Time to embrace ‘smart’ tech in class
Published: Thursday, September 1, 2011
Updated: Thursday, September 1, 2011 14:09
Every passing year students' bags and satchels are becoming increasingly lighter. Ubiquitous technological devices such as e-readers, smartphones and tablet computers enable people to carry an enormous amount of information in a small space. Not only do these devices make schoolwork easier, they also provide a more cost efficient way to purchase class required materials. Introduction of new technology often creates cultural lags as the public learns how to adapt them efficiently into their lives. This is especially apparent in the classroom, as many teachers are resistant to allow the use of smart devices.
E-readers are a great resource to access electronic versions of textbooks and other assigned reading material. E-books are extremely practical for students, such as English majors, who may be assigned several books to read over the course of a semester. Not only are electronic textbooks much cheaper than the hard copy, they often have extra features such as study guides and video lectures that can't be incorporated in the hard text.
E-readers such as Amazon's Kindle also include features that allow the reader to quickly reference a word with its built-in dictionary. Most e-readers allow users to make notes and highlights and conduct quick searches of the text using key words. Several textbook publishers also allow readers to purchase individual chapters. Since most teachers only use a handful of the chapters in the text, some publishers offer the ability to purchase individual chapters, which can be very cost beneficial to students.
One of the major disadvantages of e-readers is that there is no real guidance on how to actually cite sources from them. Kindle, for instance, has the ability to change font sizes; therefore it relies on location numbers rather than pages. A similar problem existed when Internet research became popular. Students basically had free reign on citing online sources until the authorities governing writing styles offered official stances. Students would be wise to consult their professors on their individual policies until proper citation methods have been published.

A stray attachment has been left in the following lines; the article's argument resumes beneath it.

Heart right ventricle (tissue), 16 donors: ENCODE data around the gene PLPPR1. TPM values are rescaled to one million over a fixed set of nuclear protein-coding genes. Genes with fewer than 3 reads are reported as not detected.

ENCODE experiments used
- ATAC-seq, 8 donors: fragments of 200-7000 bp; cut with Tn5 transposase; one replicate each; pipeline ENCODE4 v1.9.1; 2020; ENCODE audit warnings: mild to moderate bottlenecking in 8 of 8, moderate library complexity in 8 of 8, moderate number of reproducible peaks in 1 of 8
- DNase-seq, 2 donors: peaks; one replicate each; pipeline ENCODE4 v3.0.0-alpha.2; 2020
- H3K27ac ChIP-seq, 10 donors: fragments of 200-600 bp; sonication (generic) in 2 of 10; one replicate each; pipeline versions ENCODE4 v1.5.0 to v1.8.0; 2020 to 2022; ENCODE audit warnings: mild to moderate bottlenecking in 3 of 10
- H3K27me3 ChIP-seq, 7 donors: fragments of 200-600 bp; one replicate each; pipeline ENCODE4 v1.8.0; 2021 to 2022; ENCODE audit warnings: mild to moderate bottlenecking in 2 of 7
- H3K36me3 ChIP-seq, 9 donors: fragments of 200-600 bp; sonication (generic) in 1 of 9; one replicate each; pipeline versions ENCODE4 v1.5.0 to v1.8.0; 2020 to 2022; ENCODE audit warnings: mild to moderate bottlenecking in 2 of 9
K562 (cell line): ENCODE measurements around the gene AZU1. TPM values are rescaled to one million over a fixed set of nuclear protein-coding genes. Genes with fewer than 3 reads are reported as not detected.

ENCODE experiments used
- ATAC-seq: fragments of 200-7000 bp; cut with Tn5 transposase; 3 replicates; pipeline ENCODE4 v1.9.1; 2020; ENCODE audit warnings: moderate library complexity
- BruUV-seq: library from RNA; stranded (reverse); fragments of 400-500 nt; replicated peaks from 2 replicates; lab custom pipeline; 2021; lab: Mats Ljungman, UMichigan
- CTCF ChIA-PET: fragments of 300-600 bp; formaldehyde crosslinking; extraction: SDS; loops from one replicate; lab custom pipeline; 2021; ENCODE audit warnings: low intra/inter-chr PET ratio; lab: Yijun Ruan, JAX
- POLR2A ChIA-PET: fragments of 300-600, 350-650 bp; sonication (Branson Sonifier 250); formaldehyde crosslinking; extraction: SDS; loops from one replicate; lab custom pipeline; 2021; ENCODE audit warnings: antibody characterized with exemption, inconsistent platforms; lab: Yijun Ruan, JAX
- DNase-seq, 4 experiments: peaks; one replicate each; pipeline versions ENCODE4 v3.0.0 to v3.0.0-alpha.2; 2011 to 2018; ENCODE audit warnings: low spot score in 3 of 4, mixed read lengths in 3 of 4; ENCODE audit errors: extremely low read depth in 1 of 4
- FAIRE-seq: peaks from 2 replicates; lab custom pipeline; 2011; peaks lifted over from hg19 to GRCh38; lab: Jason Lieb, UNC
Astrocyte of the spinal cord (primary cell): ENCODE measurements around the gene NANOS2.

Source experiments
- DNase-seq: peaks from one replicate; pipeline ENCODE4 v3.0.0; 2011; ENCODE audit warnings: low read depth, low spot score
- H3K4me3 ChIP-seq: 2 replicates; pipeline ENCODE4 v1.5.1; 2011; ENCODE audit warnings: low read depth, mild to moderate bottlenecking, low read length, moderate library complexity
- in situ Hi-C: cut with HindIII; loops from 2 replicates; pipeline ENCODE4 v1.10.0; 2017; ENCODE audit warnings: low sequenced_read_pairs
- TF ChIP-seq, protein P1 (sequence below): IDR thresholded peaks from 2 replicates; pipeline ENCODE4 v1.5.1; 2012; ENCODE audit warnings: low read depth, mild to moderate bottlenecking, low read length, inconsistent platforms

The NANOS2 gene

Smartphones are perhaps the most versatile and discouraged tools a student can carry.
The applications available to download onto these devices have the ability to replace many of the tools and gadgets that students carry. Instead of paying $150 for a graphing calculator, math students can download one for as little as 99 cents. Language translation apps give philosophy students the ability to translate text written in Greek or Latin. Their high-resolution cameras are great for taking pictures of a professor's whiteboard, giving students more time to pay attention to the lecture instead of writing notes. They are also good for recording lectures in both audio and video formats.
The most obvious reason most teachers discourage phones in classrooms is their basic functionality — to talk and text others, creating an easy means to cheat on examinations. If your math teacher does not allow cell phones out during tests then you may be forced to pony up the money for a graphing calculator after all. The best solution to this issue would be installing cell-phone jammers in classrooms that could be enabled during exams. The FCC, however, currently prohibits cell-phone jamming. Many bills, none of which have yet passed, have been put in front of Congress to allow the practice in prisons and other institutions.
Perhaps a better alternative to cellphone jammers would be an app that would require a professor to input a password or send a text message in order to re-establish your network connection upon leaving the classroom.
Students have been cheating in class since formal classrooms were established. Before cellphones they stashed small notes in inconspicuous spots, or slid their papers into the eyesight of their neighbor. Some got away with it while others were caught. If teachers are concerned about cheating then the best way for them to thwart it is by good old-fashioned observation. Many professors remain at their desks during exams. It is easy to see when a cellphone is out, so the best way to see everyone is at the front of the class. By not walking the classroom as teachers did in the past, they often overlook cheaters using old methods. It is the fear of being caught that discourages cheating. A teacher walking his or her class will be able to catch someone texting just as easy as they catch someone with a note out.
Adapting to technology is an ongoing issue. Students have come a long way from reserving library space to use the typewriters. It's only a matter of time before universities will be forced to utilize these new technologies. Students are always in need of more cost-effective ways to supplement their educational needs. The price of technology goes down over time while tuition rates are on the rise. It's only a matter of time when these technologies are standard, and new debates are taking place.